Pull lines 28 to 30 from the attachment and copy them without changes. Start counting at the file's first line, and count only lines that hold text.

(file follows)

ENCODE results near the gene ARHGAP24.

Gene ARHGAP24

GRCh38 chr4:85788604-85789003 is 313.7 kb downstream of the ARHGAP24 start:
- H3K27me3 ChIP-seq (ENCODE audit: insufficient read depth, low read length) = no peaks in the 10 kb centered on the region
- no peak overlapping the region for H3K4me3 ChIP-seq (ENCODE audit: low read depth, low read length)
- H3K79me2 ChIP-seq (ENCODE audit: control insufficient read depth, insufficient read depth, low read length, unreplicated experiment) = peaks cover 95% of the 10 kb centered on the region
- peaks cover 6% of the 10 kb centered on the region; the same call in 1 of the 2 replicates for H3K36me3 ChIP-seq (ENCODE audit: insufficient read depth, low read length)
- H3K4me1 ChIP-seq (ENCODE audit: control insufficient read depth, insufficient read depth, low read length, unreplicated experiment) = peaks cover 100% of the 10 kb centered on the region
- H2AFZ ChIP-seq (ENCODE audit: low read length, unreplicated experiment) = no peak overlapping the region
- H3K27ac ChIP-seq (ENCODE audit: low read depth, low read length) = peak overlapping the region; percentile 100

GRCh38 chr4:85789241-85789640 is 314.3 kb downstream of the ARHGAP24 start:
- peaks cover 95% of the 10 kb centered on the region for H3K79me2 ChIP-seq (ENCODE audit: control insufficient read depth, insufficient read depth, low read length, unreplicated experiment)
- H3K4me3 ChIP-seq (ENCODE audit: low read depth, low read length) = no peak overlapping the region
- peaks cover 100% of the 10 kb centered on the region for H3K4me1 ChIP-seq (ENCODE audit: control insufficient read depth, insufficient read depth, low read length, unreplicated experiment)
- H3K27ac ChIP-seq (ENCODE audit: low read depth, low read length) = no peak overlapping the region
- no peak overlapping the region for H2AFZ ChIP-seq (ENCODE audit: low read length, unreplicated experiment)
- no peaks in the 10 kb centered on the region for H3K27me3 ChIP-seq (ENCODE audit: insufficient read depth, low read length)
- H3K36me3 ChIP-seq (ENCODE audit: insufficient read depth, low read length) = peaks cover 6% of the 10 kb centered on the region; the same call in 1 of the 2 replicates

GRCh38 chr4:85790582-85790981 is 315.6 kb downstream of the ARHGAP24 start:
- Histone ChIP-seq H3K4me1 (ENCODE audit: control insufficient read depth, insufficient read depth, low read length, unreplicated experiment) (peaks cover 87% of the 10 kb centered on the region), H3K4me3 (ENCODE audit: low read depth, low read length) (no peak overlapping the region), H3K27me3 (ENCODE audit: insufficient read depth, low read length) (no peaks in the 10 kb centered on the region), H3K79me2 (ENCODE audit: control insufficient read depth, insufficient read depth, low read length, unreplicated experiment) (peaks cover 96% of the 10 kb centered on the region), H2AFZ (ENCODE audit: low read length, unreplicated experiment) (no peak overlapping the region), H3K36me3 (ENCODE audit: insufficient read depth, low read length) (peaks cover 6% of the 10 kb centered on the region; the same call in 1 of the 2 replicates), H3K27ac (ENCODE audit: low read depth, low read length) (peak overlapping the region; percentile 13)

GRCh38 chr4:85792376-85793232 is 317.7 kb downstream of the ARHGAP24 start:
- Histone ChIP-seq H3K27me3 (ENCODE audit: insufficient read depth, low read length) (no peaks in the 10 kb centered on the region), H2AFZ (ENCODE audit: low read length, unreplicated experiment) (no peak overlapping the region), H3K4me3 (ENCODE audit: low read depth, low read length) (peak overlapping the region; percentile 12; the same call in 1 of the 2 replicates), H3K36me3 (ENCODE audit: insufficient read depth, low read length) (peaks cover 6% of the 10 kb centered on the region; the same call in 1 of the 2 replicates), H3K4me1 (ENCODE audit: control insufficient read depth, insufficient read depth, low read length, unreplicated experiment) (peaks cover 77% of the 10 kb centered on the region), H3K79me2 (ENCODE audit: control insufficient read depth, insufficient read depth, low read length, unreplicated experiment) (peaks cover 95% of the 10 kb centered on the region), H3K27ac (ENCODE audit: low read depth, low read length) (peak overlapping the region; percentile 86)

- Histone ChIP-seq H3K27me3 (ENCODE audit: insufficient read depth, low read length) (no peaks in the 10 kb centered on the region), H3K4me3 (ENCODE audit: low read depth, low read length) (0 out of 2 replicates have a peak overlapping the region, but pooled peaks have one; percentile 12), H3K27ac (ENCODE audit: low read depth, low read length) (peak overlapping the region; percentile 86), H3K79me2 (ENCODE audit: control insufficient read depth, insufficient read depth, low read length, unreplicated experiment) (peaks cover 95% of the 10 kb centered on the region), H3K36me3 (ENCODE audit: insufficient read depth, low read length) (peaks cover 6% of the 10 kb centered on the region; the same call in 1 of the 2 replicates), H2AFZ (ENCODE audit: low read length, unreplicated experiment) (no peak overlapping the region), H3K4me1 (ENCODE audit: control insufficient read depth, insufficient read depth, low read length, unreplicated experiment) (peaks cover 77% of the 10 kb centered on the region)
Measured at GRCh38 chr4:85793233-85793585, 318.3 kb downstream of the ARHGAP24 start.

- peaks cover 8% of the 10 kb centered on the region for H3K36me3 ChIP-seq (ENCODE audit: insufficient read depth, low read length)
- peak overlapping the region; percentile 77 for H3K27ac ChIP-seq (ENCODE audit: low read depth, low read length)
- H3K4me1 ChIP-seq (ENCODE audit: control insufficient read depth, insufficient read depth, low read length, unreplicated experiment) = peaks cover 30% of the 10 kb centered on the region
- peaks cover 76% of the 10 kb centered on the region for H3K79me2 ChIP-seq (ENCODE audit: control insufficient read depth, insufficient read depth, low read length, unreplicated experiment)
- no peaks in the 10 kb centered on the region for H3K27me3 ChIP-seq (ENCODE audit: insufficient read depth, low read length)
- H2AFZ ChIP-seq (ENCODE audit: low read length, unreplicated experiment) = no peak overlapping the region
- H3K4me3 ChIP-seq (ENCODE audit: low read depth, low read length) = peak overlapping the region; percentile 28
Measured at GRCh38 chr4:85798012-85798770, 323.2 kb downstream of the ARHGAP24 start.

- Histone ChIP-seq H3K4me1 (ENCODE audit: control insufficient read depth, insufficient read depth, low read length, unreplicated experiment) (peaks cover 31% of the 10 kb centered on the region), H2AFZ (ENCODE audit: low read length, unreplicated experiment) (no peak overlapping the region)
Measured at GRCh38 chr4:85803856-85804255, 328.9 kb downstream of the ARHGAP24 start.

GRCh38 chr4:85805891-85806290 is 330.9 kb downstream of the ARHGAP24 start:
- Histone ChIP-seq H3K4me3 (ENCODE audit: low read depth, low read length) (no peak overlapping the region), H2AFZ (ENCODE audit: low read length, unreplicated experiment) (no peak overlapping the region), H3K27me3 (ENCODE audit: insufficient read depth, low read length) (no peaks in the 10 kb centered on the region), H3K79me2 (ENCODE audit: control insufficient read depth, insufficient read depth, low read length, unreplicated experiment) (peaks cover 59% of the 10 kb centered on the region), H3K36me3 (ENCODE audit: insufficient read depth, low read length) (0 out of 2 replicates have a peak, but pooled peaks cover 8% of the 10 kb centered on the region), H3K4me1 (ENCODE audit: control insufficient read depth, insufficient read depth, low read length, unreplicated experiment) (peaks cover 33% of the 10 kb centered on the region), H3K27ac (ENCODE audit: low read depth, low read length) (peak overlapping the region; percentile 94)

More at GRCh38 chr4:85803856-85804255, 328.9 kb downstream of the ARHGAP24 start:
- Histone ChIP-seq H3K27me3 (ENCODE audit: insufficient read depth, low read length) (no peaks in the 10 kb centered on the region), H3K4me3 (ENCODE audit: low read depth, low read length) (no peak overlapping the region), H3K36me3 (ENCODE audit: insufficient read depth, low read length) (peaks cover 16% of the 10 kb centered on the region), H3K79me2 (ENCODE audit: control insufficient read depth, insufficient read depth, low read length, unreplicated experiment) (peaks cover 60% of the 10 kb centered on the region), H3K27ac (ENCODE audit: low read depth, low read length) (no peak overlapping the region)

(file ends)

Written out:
- peaks cover 76% of the 10 kb centered on the region for H3K79me2 ChIP-seq (ENCODE audit: control insufficient read depth, insufficient read depth, low read length, unreplicated experiment)
- no peaks in the 10 kb centered on the region for H3K27me3 ChIP-seq (ENCODE audit: insufficient read depth, low read length)
- H2AFZ ChIP-seq (ENCODE audit: low read length, unreplicated experiment) = no peak overlapping the region